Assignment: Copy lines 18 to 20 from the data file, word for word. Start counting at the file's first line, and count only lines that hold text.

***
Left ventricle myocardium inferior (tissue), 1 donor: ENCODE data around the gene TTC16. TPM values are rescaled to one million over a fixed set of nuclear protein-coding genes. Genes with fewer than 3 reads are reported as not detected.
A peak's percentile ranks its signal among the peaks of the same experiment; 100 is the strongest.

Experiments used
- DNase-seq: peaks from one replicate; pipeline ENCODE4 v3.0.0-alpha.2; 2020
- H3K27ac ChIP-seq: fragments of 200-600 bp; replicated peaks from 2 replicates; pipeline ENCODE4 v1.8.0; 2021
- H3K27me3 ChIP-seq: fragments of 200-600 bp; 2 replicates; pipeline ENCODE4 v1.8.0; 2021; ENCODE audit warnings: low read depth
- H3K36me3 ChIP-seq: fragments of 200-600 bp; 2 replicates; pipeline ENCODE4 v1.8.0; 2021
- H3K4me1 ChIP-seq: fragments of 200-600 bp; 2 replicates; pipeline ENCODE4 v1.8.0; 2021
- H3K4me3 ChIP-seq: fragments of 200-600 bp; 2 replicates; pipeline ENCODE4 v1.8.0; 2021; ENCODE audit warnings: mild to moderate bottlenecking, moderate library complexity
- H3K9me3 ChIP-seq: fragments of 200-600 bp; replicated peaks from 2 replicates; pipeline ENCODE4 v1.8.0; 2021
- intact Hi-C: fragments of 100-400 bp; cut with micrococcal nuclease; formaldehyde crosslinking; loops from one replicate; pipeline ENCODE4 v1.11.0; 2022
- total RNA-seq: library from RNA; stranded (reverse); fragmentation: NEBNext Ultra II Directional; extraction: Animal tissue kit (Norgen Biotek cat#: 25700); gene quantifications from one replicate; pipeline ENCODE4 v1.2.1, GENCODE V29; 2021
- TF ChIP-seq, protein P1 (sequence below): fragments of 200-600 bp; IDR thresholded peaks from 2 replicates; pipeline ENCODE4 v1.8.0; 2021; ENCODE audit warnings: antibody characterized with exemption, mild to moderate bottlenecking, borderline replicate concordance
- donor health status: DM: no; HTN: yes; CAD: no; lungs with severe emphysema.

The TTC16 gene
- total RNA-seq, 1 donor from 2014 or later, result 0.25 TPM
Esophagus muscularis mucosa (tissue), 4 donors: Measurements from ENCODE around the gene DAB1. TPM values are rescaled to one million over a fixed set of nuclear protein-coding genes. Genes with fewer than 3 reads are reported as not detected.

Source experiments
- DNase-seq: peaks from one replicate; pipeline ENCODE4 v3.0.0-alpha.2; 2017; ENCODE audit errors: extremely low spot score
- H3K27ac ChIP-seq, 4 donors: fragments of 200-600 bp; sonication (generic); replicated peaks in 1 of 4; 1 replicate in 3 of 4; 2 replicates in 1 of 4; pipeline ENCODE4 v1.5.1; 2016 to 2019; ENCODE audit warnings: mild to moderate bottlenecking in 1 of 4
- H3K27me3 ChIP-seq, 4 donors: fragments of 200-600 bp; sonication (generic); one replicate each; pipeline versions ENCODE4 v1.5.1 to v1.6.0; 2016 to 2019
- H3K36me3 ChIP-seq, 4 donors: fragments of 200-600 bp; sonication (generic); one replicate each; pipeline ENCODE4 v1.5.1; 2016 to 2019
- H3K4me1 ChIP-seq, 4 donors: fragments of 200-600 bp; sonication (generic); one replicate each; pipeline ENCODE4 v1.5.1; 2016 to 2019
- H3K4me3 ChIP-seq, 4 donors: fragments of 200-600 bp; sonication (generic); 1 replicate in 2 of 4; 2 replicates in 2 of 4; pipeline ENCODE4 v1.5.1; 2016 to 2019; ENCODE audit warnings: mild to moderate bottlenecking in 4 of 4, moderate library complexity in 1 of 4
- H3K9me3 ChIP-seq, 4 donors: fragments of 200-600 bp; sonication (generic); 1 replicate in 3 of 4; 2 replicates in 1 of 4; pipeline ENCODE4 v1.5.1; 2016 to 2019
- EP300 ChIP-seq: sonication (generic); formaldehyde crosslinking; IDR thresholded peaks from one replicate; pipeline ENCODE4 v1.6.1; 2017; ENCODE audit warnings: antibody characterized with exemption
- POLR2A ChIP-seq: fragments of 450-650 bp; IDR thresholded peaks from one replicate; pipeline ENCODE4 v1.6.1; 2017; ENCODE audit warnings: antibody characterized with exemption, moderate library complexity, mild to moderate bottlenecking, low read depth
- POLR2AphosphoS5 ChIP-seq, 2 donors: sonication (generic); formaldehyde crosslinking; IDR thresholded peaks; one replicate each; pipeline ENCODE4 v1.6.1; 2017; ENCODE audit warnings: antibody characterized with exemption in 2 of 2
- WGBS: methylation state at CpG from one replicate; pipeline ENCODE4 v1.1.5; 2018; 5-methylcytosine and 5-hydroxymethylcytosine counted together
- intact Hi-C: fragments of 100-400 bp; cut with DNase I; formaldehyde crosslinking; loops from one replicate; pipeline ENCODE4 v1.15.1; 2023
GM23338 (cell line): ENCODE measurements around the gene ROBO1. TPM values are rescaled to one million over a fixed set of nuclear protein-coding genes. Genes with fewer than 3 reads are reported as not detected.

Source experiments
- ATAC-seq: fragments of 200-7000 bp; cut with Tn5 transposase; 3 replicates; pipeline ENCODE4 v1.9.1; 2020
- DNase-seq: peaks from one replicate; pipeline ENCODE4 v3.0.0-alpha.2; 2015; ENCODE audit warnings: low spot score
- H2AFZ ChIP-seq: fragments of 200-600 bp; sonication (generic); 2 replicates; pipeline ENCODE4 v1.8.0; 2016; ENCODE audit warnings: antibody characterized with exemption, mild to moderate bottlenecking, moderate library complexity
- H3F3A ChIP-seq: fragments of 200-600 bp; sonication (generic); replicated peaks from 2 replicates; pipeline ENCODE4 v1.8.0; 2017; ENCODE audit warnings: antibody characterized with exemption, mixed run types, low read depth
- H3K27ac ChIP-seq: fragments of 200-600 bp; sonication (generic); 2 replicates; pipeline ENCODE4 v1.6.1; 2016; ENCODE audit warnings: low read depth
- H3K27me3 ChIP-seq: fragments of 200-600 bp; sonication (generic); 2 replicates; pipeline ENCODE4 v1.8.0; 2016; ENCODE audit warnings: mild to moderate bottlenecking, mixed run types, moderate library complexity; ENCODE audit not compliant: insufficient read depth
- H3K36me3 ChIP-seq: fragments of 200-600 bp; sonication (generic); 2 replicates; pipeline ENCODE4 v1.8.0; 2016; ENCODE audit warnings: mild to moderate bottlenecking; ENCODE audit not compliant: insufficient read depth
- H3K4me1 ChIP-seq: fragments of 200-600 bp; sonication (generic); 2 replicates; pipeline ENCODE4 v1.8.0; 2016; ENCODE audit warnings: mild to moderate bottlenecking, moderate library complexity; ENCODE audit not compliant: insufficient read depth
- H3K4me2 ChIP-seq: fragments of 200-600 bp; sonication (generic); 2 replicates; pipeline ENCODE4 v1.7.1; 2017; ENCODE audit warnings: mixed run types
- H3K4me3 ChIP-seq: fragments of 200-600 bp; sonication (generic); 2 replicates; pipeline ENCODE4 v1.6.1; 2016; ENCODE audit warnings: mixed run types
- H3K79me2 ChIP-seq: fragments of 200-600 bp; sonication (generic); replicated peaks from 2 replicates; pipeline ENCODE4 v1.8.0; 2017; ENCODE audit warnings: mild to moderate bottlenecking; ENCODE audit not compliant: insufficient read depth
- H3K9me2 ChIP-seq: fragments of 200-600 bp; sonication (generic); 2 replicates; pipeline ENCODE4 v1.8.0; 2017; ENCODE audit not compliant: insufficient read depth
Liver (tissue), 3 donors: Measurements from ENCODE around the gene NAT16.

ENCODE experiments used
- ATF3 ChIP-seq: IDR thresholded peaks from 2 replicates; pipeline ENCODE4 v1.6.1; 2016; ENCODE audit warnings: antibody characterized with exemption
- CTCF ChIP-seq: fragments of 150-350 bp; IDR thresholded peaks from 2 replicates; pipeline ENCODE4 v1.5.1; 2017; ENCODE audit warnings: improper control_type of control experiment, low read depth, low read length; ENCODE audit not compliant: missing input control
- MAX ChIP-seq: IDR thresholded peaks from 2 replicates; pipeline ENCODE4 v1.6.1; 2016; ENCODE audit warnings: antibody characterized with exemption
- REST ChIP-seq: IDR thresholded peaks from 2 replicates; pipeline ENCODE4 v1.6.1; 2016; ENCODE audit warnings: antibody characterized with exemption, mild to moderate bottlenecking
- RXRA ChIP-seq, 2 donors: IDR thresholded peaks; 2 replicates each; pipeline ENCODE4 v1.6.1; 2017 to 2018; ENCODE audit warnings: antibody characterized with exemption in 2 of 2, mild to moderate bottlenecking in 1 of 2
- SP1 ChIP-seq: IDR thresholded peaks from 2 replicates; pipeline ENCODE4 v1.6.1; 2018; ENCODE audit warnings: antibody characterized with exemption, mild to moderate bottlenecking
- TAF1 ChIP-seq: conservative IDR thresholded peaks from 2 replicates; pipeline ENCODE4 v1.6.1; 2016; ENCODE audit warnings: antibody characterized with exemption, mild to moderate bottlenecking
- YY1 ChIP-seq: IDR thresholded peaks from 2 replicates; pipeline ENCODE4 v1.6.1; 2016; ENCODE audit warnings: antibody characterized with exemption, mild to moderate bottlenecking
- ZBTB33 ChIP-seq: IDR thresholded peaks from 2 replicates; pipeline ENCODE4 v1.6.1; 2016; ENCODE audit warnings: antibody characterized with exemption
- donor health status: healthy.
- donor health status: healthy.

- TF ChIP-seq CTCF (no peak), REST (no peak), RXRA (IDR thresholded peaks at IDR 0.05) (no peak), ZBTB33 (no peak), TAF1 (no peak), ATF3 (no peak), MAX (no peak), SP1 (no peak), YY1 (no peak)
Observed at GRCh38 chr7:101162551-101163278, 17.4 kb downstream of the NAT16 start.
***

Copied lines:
Source experiments
- DNase-seq: peaks from one replicate; pipeline ENCODE4 v3.0.0-alpha.2; 2017; ENCODE audit errors: extremely low spot score
- H3K27ac ChIP-seq, 4 donors: fragments of 200-600 bp; sonication (generic); replicated peaks in 1 of 4; 1 replicate in 3 of 4; 2 replicates in 1 of 4; pipeline ENCODE4 v1.5.1; 2016 to 2019; ENCODE audit warnings: mild to moderate bottlenecking in 1 of 4